Connecting the homeless and the Holy Family

Yannis Kolesidis | EPA
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A rash of synthetic drug overdoeses among St. Louis' homeless population has prompted the question of how to help those in need, and in particular, addressing the issue of panhandling, as reported in this issue of the St. Louis Review.

As we prepare for the birth of Christ, we're mindful of the plight of the Holy Family. The Scriptures share how Joseph and Mary, who was about to give birth, were without shelter. The Son of God came into this world homeless.

Pope Francis, who addressed clients of Catholic Charities in Washington, D.C., on his 2015 visit to the United States, said there is "no justification for homelessness," adding that "God keeps calling us, opening our hearts to charity."

"We know that Jesus wanted to show solidarity with every person," he said. "He wanted everyone to experience His companionship, His help, His love."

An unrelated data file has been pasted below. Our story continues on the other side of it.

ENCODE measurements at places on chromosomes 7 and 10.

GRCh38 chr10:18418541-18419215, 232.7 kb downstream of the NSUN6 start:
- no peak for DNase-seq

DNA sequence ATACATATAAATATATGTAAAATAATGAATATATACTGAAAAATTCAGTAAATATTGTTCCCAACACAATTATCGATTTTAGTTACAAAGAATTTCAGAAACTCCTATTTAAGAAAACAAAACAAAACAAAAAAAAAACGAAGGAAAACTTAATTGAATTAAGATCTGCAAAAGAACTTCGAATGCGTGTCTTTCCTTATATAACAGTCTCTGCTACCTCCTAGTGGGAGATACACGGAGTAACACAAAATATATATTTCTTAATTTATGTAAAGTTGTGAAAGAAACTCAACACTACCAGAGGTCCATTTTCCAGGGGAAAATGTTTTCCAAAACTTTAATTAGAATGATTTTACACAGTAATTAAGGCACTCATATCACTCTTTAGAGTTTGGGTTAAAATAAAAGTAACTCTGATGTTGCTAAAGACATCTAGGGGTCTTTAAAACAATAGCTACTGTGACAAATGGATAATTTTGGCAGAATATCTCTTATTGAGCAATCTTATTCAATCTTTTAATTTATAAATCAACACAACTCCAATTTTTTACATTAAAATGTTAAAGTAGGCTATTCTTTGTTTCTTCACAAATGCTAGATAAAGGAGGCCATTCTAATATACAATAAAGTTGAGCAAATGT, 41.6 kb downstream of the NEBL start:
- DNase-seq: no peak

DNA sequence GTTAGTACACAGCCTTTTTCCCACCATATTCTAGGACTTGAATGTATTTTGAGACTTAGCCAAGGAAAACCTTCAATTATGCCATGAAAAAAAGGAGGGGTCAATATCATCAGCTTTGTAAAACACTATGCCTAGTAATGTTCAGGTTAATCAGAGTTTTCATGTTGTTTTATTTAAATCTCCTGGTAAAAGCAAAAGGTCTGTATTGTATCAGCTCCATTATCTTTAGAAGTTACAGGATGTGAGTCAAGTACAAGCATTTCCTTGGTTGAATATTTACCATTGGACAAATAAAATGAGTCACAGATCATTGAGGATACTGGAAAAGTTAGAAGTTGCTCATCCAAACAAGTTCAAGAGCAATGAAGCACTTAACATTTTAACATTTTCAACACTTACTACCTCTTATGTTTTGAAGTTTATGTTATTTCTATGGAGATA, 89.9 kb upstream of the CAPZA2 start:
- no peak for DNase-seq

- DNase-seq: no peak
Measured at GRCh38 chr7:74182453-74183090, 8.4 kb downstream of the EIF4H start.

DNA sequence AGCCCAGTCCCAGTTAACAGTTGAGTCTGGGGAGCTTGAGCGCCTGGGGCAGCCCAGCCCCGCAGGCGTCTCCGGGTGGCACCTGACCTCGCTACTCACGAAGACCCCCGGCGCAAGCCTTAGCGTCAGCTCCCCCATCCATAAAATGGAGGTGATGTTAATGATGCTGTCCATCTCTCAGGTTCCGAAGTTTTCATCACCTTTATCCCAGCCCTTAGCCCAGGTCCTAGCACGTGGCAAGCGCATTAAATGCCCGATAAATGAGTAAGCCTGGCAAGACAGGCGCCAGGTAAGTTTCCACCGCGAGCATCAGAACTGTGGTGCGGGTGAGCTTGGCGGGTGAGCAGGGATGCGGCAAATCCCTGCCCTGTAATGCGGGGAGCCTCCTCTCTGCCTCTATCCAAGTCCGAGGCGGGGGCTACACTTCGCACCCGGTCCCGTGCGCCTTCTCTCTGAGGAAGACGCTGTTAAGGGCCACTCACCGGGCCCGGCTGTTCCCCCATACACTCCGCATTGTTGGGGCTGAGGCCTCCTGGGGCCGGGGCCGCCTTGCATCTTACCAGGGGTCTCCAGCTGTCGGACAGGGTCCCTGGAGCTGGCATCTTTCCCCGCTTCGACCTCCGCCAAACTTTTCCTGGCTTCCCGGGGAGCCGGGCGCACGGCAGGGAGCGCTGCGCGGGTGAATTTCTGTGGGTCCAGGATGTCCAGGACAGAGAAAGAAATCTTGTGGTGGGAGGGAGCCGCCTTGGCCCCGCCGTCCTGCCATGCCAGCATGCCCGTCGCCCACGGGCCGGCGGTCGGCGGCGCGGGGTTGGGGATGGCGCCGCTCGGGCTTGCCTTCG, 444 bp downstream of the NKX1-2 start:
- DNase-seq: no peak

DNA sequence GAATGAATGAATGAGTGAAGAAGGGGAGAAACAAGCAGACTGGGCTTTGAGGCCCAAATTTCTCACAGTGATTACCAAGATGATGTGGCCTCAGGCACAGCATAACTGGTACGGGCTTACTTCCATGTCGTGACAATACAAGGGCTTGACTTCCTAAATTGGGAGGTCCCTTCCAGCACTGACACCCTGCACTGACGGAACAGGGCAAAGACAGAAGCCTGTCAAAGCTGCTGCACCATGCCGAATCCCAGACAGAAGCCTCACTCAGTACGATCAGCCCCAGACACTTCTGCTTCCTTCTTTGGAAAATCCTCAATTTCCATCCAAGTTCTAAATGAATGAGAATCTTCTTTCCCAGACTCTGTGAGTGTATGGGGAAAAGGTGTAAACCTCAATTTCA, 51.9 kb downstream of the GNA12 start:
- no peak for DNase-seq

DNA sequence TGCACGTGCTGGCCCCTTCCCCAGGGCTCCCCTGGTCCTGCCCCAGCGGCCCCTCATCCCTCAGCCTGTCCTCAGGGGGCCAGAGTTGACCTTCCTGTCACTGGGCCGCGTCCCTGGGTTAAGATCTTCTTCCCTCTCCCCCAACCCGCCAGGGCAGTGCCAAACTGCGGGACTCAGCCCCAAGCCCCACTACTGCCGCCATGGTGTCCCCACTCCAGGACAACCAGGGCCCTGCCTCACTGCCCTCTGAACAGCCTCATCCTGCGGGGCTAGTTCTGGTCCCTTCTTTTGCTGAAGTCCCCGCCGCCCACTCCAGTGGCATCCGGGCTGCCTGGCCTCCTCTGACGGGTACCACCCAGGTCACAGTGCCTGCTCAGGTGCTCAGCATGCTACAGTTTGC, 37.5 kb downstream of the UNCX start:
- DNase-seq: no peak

We often find ourselves conflicted inside — with the Gospel mission in mind, most of us want to reach out to help others in need, but we want to do so in a way that keeps others safe. The reluctance to give money to pandhandlers is understandable, considering the concern that many who are homeless suffer from behavioral health issues, which often lead to substance abuse.

Certainly, encountering people in need on the street should bring us out of our comfort zone and prompt us to consider the bigger picture of the needs of our homeless brothers and sisters in Christ. Here are a few things to consider this holiday season and throughout the year:

Recognize their dignity as human beings: Remember that for many panhandlers, this is their last resort. They are often ignored, or even worse, yelled at by passersby. We recognize their dignity as human beings by offering a simple hello or a smile, even if we choose not to give at that moment.

Consider alternatives: Instead of handing out cash, have small bags of toiletries and snacks on hand to give away. Also consider giving gift cards to fast food restaurants or bus passes, or having gloves, hats and maybe a small blanket or two stashed away in the car.

Get involved: Remember that giving money or goods to someone on the street isn't going to solve the problem. Take an interest in getting involved in efforts that will help others long term. Consider sharing time, talent and treasure with the organizations dedicated to helping those in need, including Catholic Charities of St. Louis, St. Patrick Center, Peter and Paul Community Services, or Sts. Joachim & Ann Care Service.


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